Pro Scammer Tip #4: Tell Them They're Saving Money, Not Spending It

DROA Scam Rates

Wow, the "Recommended" two-year plan will "save" me $10! Never mind how much the my actual registrar charges ($15 a year, BTW, or $75 over five years), $55 is a lot to cut! Any intelligent and discerning consumer like me would sign up the bulk plan. It's like when you go into the gas station intending to buy a single 20oz pop for the road, but the cashier says you can get a second one for half off. You didn't originally want a second one, and you should probably not drink a second one, but if you don't take advantage of their generous offer and spend 50% more than you intended, you're clearly a fool.

Pro Scammer Tip #5: Include Fine Print on the Back

If there was any doubt remaining in your target's mind that this was a bona fide, official bill for renewal, a blanket of tiny text on the back ought to dispel it.

DROA Scam Fine Print

Even better, it's all italicized, in light gray ink, with a few paragraphs in ALL CAPS to make it impossible to decipher. It's nothing a customer needs to know, anyway, just some legal stuff about DROA not actually having any control over registry administration and they will not give refunds if you don't get the domain name you paid for, etc. etc. Oh, and if you change your mind after signing up and cancel the credit card payment, they assume the right to your domain until you pay them a "reinstatement fee, currently set at $200 (US Dollars)," and if you sue them over it, you agree to hold them "harmless from all liabilities, including attorney's fees and court fees" blah blah blah.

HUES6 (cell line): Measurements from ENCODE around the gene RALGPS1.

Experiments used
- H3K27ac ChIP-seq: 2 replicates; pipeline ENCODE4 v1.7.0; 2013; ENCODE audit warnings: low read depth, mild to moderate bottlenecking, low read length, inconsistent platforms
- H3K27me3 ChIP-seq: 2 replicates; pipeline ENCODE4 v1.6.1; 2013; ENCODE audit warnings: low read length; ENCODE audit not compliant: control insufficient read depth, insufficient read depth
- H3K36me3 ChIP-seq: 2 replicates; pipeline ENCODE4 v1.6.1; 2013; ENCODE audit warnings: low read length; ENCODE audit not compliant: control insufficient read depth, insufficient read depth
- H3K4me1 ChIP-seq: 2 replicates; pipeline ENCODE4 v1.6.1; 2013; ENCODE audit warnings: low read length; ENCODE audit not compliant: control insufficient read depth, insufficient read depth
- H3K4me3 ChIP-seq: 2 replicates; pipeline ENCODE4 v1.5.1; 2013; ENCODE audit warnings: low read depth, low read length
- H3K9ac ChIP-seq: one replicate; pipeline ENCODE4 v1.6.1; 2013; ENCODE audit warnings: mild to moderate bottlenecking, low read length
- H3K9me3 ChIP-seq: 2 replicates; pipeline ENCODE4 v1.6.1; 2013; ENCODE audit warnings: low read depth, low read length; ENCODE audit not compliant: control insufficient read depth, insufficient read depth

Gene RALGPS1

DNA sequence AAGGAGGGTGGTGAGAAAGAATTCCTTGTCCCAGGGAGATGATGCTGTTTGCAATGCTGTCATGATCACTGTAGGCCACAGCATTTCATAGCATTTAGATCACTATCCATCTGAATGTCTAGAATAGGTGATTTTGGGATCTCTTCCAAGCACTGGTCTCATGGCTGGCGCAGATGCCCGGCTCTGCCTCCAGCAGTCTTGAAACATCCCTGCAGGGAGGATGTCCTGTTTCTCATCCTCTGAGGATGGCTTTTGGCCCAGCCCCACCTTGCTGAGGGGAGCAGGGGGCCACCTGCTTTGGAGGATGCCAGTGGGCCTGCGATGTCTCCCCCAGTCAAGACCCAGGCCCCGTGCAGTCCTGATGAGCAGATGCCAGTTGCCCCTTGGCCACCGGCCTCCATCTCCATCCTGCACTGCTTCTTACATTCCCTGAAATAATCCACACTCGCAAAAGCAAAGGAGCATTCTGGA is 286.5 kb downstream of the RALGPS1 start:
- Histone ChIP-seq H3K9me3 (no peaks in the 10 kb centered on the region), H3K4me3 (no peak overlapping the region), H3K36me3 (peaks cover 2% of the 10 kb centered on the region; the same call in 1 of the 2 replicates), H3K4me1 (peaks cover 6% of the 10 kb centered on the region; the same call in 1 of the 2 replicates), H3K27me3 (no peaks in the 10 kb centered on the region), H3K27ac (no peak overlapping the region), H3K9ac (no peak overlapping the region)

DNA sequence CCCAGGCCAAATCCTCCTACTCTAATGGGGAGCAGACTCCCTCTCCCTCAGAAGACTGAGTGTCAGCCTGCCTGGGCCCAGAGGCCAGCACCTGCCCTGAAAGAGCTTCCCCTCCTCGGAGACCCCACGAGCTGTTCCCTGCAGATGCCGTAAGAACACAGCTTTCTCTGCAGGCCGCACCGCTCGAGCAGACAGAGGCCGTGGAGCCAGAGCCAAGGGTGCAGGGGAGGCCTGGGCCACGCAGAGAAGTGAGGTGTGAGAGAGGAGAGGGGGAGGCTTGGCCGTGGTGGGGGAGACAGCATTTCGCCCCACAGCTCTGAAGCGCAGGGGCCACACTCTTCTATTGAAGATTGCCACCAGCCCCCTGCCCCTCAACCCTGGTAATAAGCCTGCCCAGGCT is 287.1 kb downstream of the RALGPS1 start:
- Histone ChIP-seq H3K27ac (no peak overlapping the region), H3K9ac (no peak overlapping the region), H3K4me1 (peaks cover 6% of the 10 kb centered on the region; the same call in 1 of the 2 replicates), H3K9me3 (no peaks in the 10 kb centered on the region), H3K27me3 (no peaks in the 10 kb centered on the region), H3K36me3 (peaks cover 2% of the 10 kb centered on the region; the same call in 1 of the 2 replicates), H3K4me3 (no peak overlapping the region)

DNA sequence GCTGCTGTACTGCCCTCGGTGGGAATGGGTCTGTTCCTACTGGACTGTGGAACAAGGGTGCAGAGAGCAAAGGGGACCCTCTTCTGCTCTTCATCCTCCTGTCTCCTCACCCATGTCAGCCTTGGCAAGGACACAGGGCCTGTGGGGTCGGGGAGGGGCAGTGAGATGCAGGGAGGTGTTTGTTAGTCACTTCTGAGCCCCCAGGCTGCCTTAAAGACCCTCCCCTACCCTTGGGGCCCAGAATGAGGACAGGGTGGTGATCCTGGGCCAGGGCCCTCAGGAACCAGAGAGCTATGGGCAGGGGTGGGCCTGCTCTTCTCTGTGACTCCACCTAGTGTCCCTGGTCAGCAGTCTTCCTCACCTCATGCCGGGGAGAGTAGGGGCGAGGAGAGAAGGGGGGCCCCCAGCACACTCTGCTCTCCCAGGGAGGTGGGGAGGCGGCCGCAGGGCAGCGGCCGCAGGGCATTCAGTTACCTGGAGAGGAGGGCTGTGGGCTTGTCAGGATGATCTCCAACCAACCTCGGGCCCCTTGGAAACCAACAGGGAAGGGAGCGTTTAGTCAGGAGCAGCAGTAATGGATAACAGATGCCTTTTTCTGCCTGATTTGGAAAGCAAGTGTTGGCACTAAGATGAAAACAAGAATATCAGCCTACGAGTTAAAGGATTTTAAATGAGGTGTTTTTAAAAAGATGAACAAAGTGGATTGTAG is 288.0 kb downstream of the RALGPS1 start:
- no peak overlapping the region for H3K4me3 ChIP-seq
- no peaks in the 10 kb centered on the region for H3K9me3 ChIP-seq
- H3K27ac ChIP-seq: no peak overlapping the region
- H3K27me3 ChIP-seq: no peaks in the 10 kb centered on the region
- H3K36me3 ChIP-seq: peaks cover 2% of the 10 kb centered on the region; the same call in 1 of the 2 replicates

Fun and snarkiness aside, people like this can be dangerous if you don't know to look out for them. Domain Registry of America is even on the Wikipedia page for "Domain Name Scams" for having a couple of lawsuits and a run-in with the FTC in the early 2000s. In 2009, the Advertising Standards Authority of Great Britain issued an adjudication with many of the same conclusions on the letter that I've put here, and the warning that "The mailing must not appear again in its current form." Of course, they're perfectly free to continue to mislead people in the US as much as they please.


Anonymous (April 1, 2012, 10:30 pm)

Well timed for April 1st.

Kevin Ruble (April 3, 2012, 10:32 am)

The funny thing is that even if you filled out that form and sent it to them, your domain would still expire. They'd need your transfer secret (and your domain to be unlocked) to be able to acquire the domain name, which only the user can get from their current registrar (or web host if your host manages your domain name which is often the case). So you'd need to provide it to them. Otherwise, the only way they could get the domain name is to wait for it to expire and for the holding period (typically a month) to be up before they could snatch it up.

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What is the first letter of "Wyoming"?